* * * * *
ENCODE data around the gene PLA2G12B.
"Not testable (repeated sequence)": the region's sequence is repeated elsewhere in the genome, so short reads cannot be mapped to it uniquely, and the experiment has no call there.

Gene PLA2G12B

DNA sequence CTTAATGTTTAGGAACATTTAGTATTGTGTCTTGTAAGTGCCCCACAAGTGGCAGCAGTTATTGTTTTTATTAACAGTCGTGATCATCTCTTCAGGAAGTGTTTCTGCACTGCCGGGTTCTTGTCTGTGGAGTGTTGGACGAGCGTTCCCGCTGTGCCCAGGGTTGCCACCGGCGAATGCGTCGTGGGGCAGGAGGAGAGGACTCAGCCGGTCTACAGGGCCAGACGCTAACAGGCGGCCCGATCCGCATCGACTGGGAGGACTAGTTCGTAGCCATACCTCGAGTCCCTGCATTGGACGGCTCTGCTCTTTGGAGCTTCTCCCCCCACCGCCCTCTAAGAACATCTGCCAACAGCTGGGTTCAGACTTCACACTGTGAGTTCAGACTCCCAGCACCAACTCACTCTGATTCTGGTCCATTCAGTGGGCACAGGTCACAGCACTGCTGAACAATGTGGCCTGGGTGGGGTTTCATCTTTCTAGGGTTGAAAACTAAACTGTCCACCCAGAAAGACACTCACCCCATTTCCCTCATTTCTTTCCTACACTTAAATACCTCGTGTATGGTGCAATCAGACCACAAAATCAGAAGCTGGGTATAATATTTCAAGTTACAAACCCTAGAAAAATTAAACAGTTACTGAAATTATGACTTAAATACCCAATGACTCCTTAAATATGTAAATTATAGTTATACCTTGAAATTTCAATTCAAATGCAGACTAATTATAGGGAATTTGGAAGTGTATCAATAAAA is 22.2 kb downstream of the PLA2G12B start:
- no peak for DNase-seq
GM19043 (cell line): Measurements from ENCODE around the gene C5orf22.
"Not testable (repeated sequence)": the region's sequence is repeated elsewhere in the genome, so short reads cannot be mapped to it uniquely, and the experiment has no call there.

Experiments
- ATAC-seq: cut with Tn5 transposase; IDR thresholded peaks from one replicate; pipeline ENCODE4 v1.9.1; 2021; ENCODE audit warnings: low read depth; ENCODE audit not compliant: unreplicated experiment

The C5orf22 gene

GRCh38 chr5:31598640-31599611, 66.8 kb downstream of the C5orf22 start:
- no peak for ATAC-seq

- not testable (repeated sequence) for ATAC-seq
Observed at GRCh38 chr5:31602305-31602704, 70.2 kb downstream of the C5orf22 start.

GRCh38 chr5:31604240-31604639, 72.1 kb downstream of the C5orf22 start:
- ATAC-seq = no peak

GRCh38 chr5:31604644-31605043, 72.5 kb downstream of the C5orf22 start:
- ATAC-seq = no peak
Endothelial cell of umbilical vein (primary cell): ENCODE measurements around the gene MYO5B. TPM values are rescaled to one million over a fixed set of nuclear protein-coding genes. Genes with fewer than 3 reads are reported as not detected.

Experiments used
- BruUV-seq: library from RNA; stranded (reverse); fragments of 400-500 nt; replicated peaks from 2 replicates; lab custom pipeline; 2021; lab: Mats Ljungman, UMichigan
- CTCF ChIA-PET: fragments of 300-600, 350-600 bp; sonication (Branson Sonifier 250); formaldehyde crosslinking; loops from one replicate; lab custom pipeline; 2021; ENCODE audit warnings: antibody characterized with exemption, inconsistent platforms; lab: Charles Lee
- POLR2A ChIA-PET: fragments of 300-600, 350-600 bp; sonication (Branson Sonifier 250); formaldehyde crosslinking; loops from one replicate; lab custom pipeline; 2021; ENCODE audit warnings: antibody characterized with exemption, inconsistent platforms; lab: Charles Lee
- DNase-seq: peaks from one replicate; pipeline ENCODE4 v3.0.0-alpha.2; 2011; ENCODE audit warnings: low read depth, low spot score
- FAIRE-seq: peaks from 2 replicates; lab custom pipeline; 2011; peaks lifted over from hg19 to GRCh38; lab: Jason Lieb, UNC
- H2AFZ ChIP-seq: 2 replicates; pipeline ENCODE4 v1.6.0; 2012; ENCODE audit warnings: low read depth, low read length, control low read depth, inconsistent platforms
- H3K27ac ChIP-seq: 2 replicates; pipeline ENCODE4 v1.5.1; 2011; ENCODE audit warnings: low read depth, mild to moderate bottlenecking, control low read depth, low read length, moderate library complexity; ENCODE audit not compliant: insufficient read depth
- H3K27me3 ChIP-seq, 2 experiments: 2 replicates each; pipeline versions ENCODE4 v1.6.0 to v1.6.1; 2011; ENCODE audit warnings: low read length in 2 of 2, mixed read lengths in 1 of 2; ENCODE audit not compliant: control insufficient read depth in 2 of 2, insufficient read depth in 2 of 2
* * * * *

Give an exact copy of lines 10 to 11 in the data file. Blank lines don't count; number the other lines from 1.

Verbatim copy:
The C5orf22 gene

GRCh38 chr5:31598640-31599611, 66.8 kb downstream of the C5orf22 start: